Research for 1915-1920 Portrait Studio Film Processing & 120mm film

Discussion in 'Film and Processing' started by AuraAntiques, Jun 6, 2018.

  1. Hello,
    I am doing research for 1915-1920 Portrait Studio Film Processing (& 120mm film for personal use at that time)

    Would anyone know and/or be able to direct me to a reference to learn

    1. what equipment (studio camera?) and what film or plates a portrait studio would have used at that time
    2. how their film/plates were developed (in studio? chemicals? light?)
    3. how 120mm film was developed in that time period for personal use - using a kodak 3 special

    Any info for that time period would be helpful.

    Thank you!
  2. Kodak found it necessary to identify roll film as to size with the introduction of the No. 2 Kodak in 1889. As different models were marketed, the roll film box was identified by the name of the Kodak camera it fit.

    By 1908, due to the number of different models, matching roll film to camera was becoming difficult. Kodak then began to number the various roll film sizes beginning with 101 for the No. 2 Bullet Camera of 1895.

    From that point, as different size cameras came to market, Kodak labeled them 101 thru 129.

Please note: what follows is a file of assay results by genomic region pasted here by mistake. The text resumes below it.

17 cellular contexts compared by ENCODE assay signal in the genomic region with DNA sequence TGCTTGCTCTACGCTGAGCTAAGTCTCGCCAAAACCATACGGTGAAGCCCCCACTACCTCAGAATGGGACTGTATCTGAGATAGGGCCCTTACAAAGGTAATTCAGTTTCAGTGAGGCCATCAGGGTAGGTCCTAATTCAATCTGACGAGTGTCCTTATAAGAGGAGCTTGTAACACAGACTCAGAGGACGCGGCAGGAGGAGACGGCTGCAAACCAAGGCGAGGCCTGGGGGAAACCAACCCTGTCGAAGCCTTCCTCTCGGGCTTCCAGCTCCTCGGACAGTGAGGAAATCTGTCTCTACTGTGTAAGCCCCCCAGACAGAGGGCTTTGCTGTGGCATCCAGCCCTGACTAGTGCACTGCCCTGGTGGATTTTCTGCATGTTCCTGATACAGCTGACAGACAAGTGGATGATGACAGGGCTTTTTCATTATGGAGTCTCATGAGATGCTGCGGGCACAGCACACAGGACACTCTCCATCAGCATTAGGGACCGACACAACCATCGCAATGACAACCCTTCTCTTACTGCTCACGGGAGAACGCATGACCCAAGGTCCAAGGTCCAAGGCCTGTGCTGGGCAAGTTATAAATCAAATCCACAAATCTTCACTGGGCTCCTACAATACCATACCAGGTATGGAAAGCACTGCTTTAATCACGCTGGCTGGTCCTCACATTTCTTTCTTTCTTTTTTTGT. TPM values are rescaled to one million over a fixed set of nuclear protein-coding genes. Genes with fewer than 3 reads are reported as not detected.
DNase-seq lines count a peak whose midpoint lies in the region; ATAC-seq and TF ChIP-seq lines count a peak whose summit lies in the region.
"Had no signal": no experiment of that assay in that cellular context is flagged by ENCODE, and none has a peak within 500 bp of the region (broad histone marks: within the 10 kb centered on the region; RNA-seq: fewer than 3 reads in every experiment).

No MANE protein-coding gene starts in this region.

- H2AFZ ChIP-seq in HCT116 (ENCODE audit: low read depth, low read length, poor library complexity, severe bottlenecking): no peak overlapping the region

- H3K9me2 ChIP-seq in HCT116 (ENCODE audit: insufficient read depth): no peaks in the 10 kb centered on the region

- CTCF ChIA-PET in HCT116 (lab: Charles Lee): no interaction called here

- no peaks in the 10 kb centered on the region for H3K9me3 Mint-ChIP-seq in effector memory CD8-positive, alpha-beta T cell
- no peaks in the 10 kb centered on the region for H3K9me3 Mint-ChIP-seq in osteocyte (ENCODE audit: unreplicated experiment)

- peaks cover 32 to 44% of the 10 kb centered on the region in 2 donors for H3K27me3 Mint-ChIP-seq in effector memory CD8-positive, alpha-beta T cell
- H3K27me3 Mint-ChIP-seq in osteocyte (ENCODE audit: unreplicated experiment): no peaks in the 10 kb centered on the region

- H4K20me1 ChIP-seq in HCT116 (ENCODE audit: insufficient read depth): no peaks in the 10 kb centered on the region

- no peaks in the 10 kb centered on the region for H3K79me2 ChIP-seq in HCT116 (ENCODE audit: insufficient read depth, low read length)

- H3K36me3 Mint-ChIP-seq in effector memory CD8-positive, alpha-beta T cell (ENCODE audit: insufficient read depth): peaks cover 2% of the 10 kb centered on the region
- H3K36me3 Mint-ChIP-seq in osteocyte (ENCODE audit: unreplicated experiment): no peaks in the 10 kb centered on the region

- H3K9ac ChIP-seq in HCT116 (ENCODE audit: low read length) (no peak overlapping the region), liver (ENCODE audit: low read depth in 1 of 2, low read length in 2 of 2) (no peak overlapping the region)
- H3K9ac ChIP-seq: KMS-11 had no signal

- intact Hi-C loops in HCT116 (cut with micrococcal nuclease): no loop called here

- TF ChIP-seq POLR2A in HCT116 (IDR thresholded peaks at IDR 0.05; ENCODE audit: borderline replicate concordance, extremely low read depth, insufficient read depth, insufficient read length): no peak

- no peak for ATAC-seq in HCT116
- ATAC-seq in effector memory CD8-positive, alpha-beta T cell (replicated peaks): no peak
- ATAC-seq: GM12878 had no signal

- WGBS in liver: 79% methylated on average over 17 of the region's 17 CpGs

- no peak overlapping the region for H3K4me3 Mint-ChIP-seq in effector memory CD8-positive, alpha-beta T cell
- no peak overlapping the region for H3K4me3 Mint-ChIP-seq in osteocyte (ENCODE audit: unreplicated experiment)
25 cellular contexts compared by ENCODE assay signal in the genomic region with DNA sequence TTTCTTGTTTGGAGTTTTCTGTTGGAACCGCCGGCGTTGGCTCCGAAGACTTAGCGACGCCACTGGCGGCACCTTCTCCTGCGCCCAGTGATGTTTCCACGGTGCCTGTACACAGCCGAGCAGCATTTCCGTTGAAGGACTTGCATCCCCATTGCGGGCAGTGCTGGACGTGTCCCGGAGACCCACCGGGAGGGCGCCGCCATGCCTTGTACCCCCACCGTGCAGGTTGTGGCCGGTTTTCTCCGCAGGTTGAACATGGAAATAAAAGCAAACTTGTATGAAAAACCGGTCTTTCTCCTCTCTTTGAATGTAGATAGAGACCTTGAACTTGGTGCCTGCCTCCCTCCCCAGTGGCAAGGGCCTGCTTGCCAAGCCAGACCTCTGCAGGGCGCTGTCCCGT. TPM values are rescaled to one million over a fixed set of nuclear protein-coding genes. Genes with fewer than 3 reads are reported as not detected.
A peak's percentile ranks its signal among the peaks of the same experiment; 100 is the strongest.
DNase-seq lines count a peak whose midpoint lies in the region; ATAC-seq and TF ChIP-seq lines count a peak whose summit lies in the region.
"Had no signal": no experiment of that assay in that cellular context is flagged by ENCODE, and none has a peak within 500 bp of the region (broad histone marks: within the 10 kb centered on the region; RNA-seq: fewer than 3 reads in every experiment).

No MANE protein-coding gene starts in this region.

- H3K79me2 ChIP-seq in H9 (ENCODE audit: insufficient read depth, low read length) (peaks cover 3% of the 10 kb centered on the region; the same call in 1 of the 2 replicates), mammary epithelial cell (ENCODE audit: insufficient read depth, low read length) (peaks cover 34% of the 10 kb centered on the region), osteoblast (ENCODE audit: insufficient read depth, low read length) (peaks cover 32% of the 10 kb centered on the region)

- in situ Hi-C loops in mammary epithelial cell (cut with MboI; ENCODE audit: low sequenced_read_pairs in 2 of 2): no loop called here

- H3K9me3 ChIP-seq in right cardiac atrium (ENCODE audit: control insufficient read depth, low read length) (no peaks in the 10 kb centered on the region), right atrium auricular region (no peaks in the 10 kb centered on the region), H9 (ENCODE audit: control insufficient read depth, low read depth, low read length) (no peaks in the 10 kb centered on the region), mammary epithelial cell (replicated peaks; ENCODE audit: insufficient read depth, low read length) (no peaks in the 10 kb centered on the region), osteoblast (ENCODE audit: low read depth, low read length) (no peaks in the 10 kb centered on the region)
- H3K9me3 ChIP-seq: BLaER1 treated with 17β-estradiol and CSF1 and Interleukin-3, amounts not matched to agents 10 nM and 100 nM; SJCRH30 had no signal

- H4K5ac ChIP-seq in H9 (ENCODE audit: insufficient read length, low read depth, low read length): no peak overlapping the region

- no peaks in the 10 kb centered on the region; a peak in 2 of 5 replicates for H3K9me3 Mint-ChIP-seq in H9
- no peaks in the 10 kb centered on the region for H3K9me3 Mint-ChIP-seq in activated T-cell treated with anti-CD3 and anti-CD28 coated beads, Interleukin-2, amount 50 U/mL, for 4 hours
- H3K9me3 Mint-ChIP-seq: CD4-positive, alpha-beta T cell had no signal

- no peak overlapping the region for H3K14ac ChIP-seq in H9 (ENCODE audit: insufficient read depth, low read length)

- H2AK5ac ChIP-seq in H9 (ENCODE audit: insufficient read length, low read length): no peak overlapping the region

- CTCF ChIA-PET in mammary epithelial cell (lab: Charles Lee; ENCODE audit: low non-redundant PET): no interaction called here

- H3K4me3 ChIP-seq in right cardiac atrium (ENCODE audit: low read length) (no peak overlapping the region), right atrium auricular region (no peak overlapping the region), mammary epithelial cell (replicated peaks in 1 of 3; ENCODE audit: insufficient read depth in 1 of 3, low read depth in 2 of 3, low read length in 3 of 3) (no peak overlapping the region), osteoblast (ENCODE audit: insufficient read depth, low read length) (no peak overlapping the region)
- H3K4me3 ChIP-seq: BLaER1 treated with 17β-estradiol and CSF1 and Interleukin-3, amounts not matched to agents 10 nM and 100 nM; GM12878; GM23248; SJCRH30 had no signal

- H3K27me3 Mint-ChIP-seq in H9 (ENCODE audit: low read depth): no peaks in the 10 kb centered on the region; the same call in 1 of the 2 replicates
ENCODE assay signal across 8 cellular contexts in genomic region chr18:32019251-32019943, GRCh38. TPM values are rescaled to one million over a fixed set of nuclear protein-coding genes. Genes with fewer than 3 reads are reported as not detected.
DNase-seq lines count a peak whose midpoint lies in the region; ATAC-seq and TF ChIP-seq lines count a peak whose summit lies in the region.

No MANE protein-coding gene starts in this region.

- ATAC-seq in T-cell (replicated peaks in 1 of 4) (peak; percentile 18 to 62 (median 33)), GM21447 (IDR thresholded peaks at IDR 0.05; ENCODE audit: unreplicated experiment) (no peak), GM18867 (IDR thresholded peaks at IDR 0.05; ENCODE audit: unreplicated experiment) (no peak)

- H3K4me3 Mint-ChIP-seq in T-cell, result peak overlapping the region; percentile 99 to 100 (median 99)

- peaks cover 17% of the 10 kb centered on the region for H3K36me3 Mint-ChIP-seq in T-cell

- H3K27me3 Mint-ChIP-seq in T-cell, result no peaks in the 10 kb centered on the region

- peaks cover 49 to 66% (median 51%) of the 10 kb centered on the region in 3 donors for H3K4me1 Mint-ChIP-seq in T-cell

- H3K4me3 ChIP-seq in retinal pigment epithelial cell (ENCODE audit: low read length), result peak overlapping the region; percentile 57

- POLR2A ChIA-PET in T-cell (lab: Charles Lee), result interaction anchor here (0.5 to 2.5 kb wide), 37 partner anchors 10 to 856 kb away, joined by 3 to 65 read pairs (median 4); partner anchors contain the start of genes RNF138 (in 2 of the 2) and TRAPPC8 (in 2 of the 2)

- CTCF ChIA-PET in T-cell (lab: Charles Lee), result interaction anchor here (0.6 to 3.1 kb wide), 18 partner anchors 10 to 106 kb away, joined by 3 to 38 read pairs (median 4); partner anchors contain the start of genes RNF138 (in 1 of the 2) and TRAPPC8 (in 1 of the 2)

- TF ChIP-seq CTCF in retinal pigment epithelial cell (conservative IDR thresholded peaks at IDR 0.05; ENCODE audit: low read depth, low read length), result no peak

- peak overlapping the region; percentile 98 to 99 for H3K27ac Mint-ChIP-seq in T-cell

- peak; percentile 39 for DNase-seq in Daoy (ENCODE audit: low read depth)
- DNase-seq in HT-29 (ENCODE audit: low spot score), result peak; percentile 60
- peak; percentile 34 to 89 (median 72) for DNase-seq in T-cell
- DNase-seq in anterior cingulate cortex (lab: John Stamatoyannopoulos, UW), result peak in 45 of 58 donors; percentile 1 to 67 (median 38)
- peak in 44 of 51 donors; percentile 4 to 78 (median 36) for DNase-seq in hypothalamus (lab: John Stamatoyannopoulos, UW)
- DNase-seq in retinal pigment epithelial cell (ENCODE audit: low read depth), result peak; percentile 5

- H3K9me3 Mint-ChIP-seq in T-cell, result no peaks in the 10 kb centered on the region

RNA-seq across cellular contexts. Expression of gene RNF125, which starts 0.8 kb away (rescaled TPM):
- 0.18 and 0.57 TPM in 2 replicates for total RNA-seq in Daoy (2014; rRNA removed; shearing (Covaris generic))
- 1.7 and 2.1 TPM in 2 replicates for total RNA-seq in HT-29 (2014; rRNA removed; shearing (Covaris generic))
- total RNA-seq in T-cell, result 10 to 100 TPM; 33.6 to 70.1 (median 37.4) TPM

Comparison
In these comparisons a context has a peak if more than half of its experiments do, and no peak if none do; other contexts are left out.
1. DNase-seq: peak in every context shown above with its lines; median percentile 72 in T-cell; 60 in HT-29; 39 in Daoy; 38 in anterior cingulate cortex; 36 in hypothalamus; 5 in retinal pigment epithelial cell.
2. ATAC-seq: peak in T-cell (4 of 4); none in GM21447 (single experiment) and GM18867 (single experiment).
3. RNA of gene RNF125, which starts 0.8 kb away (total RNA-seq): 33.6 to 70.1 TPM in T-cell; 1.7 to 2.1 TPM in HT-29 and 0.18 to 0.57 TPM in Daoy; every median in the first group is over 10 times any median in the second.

The film labeled 120 is actually 61mm wide. Later 620 film was intruded. This is actually the same film size only the flanges of the film spool were less robust.

    The key point is, 120 and 620 are not millimeters this film is 61mm or 2.4 inches wide roll film is size 120 and 620. .
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  3. Most amateurs would have taken their film to the local chemist (pharmacy) for processing. In turn the chemist would have developed and printed the film themselves, or more likely, sent the film on to a large processing house - Kodak or Ilford for example.

    Established portrait studios of the period would almost certainly still be using large format plates in 5"x4", 5"x 7", half, whole-plate or 10"x8" size. Hand retouching was still the norm in those days, and a sizeable plate made the job of retouching easier.

    The studio would almost certainly do its own processing and printing in house. Making up developers and other processing solutions from raw chemicals was a fairly common practise, and the use of individual 'secret formulae' was also likely.

    As for materials used: Kodak, Ilford, Agfa and Ferrania probably dominated the amateur market. The proportion of market share dependent on locality. There were many other smaller suppliers of plates and materials at that time, with emulsions that have long been obsolete, which is where your own research needs to take place.

    Old books and periodicals (gasp!) of the era are going to be your best resource. You could do worse than seek out copies of the "British Journal of Photography Almanac" from that time.

    The internet doesn't have the depth of detail or digitisation of resources needed for good research.
    AuraAntiques likes this.